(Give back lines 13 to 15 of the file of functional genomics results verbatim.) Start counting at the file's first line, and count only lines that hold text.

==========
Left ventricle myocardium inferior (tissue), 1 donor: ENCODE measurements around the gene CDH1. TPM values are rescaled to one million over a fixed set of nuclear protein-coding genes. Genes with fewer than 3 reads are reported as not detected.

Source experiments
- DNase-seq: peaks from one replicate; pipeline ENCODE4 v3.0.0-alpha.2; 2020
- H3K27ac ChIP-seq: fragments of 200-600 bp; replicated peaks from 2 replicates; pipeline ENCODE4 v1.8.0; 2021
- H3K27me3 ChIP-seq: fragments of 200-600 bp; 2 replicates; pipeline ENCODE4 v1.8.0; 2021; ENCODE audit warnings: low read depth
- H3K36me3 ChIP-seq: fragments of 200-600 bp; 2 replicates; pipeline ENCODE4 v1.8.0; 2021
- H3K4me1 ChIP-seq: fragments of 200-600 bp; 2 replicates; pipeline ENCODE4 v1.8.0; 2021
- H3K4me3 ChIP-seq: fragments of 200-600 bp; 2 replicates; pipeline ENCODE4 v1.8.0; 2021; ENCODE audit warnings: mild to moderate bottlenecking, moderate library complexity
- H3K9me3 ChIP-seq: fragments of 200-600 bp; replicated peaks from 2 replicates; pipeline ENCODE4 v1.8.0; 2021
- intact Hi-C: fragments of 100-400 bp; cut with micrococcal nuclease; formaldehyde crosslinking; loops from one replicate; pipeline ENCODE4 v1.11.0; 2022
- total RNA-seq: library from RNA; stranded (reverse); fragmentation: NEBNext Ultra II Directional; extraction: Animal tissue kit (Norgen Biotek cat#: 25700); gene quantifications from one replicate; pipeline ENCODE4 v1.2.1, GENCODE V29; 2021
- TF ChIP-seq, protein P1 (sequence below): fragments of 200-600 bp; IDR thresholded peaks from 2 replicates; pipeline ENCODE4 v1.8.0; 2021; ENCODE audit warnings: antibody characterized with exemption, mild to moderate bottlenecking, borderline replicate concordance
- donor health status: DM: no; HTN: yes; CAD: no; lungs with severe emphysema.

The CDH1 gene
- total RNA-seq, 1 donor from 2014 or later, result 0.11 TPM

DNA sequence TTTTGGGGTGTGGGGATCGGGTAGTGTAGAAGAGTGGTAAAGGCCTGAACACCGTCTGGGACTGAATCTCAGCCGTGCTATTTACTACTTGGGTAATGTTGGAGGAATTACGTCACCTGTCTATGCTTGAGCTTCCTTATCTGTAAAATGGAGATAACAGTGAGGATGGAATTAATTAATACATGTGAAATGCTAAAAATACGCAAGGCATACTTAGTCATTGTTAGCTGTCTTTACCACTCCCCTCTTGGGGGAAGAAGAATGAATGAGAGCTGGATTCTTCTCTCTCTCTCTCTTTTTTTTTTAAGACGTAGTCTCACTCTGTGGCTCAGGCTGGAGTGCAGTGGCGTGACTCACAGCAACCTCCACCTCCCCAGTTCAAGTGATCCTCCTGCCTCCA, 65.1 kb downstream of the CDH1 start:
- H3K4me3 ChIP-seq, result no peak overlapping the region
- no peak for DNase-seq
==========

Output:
- donor health status: DM: no; HTN: yes; CAD: no; lungs with severe emphysema.

The CDH1 gene
- total RNA-seq, 1 donor from 2014 or later, result 0.11 TPM